TREMONTON – By Ellen Cook, Headliner Media Specialist – August 9, 2021
There is an old saying that states, “Leadership is not a position or title, it is action and example.”
In his many years working as a firefighter, both at Thiokol (now Northrop Grumman) and for the city of Tremonton, Steve Batis was the epitome of that saying.
Saturday, July 31, Batis was honored at a gathering held at Skyway Golf and Country Club, where friends and family applauded his 40 years in public service. See photos of that event below.
As an assistant chief at the Promontory plant and as a member of the Tremonton City Fire Department, as well as 16 years spent as its chief, Batis was always focused on service, improvement and taking care of the community he loved, his co-workers say. That example of leadership was not wasted on those who had the privilege of working side by side with him.
Jim Hess, who retired as a Tremonton firefighter in December 2020, said, “Steve was already on the (Tremonton) department when I joined 26 years ago. But my association goes back further than that. When I was at Thiokol, he was my assistant chief. So, although we worked side by side here, he always had leadership over me.”
Hess said that position of leadership was never used to bully, laud or intimidate, however.
“Everything was about making sure we were responsible and ready to take care of our community,” Hess noted. “His main focus was about what we needed to do to improve to make us better responders and be the best that we could be.”
Hess remembers Batis asking him to organize a recruit academy, having him teach certification to the public to interest more people in joining the fire department. “He just told me what his expectation was then turned it over to me and let me take care of it.”
Another Tremonton firefighter, Mike Allen, has his own memories of working with Batis.
“Steve and I practically grew up together. He was my scout patrol leader, so we often met at his house. We went on camping trips together. I think he joined the department the year before I did and I will be here 40 years in December.”
Even back in those scouting days, Allen said, Batis took his leadership responsibilities seriously. “If we got out of hand, he would bring us back to where we were supposed to be,” he said. “He kept us in order and organized.”
Allen said those same skills showed up when he took charge of the department. “He was a good chief, a good leader. Whether it was on the ambulance or on a fire, he was right there to help out when needed and mentor. He was always watching out for us.”
One incident stands out vividly to Allen. After an earthquake make the old McKinley School-turned senior center unsafe, Tremonton fire crews were joined by outside departments to burn the old building down. Allen said everyone was assigned a task in typical Batis fashion – everyone but him.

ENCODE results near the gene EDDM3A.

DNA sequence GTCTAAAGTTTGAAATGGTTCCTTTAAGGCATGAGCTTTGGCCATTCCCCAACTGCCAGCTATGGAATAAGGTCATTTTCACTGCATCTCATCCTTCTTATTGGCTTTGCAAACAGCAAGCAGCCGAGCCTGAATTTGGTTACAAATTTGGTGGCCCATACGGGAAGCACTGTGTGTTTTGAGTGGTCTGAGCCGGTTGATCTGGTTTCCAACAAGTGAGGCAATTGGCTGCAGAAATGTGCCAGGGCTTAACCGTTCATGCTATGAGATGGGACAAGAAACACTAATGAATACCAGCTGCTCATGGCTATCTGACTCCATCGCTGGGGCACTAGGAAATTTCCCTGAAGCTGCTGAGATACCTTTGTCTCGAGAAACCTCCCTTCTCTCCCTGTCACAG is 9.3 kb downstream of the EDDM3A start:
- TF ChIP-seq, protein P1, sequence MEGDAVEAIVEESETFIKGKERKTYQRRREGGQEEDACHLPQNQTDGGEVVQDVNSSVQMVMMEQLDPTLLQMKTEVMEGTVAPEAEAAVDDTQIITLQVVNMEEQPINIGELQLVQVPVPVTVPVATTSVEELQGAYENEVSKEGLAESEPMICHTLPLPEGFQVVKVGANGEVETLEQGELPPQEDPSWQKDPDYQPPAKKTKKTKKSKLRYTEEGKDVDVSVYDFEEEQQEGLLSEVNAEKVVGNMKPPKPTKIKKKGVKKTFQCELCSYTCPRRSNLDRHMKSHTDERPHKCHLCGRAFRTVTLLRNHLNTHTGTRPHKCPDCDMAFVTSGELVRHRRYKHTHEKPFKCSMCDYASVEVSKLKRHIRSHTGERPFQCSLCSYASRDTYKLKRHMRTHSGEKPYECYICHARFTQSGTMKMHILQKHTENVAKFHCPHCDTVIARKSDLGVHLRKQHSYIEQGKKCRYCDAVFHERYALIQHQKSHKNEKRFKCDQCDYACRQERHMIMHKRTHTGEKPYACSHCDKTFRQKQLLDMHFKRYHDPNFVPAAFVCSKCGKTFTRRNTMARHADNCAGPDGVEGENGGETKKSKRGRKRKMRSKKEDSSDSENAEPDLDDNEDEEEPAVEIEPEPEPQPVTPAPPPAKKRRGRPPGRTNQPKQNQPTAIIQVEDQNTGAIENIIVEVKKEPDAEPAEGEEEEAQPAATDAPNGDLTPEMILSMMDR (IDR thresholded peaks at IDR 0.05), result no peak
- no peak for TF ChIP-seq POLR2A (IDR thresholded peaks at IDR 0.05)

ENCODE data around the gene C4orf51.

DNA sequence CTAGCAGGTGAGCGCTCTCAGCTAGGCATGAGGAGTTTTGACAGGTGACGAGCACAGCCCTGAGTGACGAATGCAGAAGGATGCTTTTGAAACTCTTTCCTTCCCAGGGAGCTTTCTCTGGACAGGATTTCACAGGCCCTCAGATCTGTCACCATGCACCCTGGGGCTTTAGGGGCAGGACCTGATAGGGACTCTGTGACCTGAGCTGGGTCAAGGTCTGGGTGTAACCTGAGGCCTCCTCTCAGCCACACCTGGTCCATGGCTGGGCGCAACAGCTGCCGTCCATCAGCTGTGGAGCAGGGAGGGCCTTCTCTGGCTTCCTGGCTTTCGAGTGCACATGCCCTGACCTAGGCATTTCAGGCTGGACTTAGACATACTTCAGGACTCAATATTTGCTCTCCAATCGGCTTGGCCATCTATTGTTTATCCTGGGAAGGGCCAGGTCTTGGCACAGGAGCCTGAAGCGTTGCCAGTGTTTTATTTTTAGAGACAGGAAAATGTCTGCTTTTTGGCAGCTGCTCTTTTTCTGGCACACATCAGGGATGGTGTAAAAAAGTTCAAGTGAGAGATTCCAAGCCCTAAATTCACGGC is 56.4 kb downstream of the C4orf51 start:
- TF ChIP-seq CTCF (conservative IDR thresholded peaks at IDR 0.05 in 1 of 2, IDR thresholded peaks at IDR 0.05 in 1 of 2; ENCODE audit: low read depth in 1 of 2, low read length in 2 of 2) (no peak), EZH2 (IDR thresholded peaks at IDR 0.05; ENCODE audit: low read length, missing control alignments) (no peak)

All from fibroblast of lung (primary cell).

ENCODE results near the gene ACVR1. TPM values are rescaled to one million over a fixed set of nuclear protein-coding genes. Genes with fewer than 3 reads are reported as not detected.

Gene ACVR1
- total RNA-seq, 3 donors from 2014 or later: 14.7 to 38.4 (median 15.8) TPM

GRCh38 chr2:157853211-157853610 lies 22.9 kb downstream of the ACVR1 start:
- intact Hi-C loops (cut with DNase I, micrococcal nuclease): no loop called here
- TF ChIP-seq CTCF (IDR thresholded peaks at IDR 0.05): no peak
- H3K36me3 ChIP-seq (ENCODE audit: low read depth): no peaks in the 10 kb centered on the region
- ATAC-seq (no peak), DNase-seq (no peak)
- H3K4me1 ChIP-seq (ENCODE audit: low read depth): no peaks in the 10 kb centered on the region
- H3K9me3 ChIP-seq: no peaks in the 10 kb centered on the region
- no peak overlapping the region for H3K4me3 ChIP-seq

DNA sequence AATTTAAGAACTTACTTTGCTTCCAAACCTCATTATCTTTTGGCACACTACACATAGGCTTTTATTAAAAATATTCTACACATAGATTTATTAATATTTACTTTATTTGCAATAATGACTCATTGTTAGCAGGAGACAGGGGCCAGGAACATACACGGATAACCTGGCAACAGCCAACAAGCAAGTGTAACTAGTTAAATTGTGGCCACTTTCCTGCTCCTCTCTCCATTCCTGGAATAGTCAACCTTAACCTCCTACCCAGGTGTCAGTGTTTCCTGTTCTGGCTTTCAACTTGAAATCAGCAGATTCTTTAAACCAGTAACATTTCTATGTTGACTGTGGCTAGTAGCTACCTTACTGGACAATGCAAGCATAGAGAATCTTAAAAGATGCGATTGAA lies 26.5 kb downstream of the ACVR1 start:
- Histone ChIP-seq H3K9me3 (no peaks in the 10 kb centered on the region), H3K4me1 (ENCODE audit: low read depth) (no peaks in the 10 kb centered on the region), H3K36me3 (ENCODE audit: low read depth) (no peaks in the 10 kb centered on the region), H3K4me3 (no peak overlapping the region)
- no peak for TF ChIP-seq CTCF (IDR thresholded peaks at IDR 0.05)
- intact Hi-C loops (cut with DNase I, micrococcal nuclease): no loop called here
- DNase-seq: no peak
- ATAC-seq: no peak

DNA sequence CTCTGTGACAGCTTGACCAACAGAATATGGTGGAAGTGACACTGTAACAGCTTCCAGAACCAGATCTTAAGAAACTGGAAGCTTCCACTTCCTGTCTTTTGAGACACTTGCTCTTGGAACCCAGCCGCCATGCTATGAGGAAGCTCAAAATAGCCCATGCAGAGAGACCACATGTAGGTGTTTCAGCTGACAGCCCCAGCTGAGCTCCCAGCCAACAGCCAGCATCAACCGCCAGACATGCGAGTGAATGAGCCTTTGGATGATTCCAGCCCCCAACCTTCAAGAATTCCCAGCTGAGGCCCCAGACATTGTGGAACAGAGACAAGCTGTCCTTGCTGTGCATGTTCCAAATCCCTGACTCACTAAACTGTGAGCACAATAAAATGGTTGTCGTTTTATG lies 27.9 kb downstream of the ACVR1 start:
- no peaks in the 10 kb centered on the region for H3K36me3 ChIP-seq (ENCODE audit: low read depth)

“I was never picked to go anywhere,” Allen recalled. “Then Steve said, ‘Just stick with me and follow me around.’ We went into the building and were looking around in the gym when someone came on the radio and asked when we were going to start the building on fire. Steve just said, ‘As soon as Mike gets the drift torch.’ Then he turned to me and said, ‘You are going to light the school on fire.’”
Allen said that meant a lot to him. He had been the last six grade class to graduate from the school before it was closed.
“That was something special that he had me do, special that he gave me that honor,” Allen said.
Like Hess, Allen felt support from his chief whenever it came to assignments.
“I’m fire investigator for the department and Steve was always in favor of me going and learning new skills. It was always his purpose for us to come back and teach the rest of the department.”
Equally important was making sure his men had the right equipment to do their job, whatever that job might be, and do it safely.
“Safety was a big thing. Other departments ask why we have such good equipment. It’s because he took care of us, made sure we did. That is why our department has all the equipment we need.”
Hess agreed. He said he has had the opportunity to work with many good fire chiefs in his years with the department and counts Batis as one of them.
Safety was always stressed and always followed, he noted. “It was about us moving forward and improving. I know that when we went out on an incident we didn’t have to worry when Steve was in charge. He took his job and our jobs very seriously. Safety measures were always in place. Things were always taken care of.”
Photos by John Hurley